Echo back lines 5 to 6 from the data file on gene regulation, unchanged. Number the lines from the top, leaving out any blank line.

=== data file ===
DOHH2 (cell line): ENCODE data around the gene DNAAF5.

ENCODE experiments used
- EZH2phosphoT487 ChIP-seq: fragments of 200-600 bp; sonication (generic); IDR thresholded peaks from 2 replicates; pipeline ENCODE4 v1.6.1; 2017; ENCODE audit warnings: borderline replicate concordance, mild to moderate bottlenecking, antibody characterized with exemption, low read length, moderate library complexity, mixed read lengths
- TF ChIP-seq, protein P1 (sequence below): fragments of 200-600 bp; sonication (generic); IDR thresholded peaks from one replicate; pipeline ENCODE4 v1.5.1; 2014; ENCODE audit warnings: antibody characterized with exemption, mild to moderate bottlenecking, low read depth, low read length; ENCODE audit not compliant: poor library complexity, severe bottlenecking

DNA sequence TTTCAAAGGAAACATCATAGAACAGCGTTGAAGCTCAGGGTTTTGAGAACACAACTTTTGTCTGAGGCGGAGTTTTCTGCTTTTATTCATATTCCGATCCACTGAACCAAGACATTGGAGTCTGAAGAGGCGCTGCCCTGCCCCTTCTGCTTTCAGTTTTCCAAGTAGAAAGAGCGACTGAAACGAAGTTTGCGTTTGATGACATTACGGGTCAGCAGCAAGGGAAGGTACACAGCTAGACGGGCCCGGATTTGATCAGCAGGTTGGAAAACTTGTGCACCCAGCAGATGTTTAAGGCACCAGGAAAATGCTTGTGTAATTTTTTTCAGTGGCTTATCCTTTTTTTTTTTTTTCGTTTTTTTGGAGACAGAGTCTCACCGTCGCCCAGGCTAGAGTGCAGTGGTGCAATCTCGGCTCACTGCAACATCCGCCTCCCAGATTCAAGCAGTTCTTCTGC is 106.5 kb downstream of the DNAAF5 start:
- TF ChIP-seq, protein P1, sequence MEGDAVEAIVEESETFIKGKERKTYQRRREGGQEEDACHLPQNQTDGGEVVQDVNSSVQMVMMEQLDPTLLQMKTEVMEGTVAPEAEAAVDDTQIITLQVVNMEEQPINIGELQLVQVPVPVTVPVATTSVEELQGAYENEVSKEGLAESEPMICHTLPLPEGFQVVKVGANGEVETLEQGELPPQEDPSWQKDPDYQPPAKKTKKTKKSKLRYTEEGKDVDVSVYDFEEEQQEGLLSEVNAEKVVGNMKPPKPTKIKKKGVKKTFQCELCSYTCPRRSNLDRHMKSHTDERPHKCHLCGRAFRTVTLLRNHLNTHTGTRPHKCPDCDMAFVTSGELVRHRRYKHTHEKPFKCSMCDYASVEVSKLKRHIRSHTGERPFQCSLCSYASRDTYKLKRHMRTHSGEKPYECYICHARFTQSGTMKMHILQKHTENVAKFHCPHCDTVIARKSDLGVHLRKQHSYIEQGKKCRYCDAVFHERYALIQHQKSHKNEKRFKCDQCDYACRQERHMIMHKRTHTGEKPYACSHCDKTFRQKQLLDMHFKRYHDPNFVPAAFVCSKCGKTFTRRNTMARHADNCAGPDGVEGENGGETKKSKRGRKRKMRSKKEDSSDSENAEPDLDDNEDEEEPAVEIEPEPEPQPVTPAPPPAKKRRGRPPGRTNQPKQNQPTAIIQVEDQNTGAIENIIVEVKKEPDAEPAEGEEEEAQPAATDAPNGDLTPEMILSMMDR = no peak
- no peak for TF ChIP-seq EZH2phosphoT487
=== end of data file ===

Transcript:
DNA sequence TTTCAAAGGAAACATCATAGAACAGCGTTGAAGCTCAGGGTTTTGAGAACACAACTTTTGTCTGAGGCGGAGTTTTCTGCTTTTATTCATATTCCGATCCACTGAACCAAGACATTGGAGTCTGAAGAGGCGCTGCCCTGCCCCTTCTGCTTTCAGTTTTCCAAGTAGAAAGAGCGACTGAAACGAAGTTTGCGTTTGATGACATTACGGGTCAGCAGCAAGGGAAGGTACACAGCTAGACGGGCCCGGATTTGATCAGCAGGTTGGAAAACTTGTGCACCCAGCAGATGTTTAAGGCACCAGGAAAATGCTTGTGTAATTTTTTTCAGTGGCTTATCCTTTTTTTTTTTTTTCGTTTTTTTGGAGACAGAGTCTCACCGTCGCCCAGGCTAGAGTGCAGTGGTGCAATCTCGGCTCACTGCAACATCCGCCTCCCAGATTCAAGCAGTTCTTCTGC is 106.5 kb downstream of the DNAAF5 start:
- TF ChIP-seq, protein P1, sequence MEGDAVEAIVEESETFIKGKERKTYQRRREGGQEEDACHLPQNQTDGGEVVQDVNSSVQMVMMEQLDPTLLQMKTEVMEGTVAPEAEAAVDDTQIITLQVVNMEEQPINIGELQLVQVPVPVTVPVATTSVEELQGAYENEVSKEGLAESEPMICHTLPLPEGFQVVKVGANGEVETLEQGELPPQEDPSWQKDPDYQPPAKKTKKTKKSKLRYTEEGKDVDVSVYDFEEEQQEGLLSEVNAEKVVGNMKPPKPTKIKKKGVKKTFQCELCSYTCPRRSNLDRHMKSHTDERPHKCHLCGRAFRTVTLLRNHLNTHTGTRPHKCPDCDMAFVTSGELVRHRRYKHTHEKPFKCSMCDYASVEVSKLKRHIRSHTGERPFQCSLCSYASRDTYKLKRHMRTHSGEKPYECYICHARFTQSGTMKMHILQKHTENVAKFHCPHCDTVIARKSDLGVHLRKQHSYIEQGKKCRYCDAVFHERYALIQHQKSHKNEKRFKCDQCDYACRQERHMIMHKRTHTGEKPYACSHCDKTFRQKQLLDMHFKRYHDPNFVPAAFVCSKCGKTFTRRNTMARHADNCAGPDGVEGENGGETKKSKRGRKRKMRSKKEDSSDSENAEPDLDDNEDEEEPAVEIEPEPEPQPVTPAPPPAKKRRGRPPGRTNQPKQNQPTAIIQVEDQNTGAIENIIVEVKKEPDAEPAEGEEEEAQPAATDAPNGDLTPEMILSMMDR = no peak